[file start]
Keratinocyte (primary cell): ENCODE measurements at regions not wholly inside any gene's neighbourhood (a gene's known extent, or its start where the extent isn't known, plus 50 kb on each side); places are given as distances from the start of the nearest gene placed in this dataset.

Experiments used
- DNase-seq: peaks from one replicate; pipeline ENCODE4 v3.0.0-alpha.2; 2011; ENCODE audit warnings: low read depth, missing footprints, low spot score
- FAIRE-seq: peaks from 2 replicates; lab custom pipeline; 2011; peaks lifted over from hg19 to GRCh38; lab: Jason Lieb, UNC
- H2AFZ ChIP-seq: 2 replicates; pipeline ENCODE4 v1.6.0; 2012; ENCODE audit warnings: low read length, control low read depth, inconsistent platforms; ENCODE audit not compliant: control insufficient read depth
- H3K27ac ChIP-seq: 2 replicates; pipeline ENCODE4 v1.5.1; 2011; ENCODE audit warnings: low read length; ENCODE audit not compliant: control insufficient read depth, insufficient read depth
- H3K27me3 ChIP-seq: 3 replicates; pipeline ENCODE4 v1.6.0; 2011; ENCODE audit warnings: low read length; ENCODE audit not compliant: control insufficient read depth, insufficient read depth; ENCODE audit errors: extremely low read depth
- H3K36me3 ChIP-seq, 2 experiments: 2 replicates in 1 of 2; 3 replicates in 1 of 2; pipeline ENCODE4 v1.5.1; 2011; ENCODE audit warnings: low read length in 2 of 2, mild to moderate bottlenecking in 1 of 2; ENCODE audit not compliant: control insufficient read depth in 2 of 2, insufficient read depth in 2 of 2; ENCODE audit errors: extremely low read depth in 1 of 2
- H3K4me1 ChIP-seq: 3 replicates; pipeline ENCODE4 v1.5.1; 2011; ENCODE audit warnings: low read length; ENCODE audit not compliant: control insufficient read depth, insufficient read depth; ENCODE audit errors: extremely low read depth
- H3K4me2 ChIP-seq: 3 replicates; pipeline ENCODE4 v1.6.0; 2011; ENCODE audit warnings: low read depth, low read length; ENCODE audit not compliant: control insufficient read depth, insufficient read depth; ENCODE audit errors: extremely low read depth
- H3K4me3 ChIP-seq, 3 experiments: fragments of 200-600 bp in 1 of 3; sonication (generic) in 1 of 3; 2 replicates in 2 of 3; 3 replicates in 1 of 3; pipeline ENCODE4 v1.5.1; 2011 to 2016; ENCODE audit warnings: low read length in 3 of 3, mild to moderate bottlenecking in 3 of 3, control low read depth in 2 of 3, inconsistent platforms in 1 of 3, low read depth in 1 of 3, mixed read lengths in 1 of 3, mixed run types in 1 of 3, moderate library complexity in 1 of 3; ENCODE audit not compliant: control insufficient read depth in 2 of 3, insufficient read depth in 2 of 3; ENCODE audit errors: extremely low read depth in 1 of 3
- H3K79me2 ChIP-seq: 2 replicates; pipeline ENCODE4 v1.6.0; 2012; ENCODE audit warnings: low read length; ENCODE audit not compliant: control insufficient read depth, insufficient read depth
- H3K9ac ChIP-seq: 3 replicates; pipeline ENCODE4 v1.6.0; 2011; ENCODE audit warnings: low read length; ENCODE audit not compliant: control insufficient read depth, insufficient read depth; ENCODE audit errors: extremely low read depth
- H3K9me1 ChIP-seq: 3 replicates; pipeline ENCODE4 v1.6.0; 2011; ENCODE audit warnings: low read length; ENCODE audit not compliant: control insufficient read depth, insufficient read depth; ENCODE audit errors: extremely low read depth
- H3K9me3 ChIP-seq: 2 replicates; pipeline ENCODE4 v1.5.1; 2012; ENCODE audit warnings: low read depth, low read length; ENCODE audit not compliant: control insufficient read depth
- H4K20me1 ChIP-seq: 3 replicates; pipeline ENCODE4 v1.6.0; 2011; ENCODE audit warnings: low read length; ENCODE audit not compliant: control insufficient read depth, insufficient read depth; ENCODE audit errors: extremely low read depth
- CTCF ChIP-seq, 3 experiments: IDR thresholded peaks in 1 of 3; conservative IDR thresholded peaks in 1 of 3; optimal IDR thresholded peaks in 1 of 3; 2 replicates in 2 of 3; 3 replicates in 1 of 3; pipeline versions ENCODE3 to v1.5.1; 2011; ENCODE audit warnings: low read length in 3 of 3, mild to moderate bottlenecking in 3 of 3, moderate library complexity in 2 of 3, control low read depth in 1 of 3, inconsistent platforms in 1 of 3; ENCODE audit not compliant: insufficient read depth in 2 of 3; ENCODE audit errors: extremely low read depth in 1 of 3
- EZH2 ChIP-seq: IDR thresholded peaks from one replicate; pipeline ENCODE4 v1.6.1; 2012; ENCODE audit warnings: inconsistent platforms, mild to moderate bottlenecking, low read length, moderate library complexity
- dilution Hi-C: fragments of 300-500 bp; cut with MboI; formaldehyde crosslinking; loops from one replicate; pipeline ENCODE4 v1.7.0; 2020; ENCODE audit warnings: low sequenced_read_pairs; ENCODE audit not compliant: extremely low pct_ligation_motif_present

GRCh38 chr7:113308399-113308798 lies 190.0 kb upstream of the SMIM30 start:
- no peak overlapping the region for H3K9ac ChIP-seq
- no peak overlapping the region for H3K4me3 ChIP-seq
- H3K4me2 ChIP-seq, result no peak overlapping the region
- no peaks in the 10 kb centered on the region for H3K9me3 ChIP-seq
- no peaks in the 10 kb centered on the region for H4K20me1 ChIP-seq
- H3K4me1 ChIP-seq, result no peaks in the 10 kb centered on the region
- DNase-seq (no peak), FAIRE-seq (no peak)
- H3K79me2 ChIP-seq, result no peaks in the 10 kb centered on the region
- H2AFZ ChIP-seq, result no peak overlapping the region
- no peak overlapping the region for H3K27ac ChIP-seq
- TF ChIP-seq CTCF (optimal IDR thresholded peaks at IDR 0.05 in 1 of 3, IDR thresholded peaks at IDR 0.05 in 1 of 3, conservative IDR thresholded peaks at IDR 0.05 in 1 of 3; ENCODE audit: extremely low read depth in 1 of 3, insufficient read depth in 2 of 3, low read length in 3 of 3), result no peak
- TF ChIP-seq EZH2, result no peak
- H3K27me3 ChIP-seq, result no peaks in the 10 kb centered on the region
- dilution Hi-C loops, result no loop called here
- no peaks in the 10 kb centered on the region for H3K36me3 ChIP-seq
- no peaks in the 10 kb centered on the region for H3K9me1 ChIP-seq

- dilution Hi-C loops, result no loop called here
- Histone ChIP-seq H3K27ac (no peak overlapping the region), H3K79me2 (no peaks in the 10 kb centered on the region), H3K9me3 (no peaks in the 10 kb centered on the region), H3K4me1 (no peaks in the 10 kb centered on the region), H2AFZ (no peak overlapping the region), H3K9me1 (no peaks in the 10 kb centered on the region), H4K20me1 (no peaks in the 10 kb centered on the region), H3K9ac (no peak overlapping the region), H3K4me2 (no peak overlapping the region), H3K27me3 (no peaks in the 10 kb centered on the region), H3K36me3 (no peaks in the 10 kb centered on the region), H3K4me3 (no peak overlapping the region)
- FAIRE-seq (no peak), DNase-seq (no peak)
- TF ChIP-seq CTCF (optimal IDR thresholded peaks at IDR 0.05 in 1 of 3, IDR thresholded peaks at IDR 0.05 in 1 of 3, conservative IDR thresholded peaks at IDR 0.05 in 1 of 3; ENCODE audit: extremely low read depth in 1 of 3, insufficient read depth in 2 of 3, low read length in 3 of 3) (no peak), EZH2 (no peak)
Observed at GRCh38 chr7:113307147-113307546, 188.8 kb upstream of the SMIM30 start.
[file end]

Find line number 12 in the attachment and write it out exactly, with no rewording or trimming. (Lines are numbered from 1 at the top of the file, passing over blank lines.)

- H3K79me2 ChIP-seq: 2 replicates; pipeline ENCODE4 v1.6.0; 2012; ENCODE audit warnings: low read length; ENCODE audit not compliant: control insufficient read depth, insufficient read depth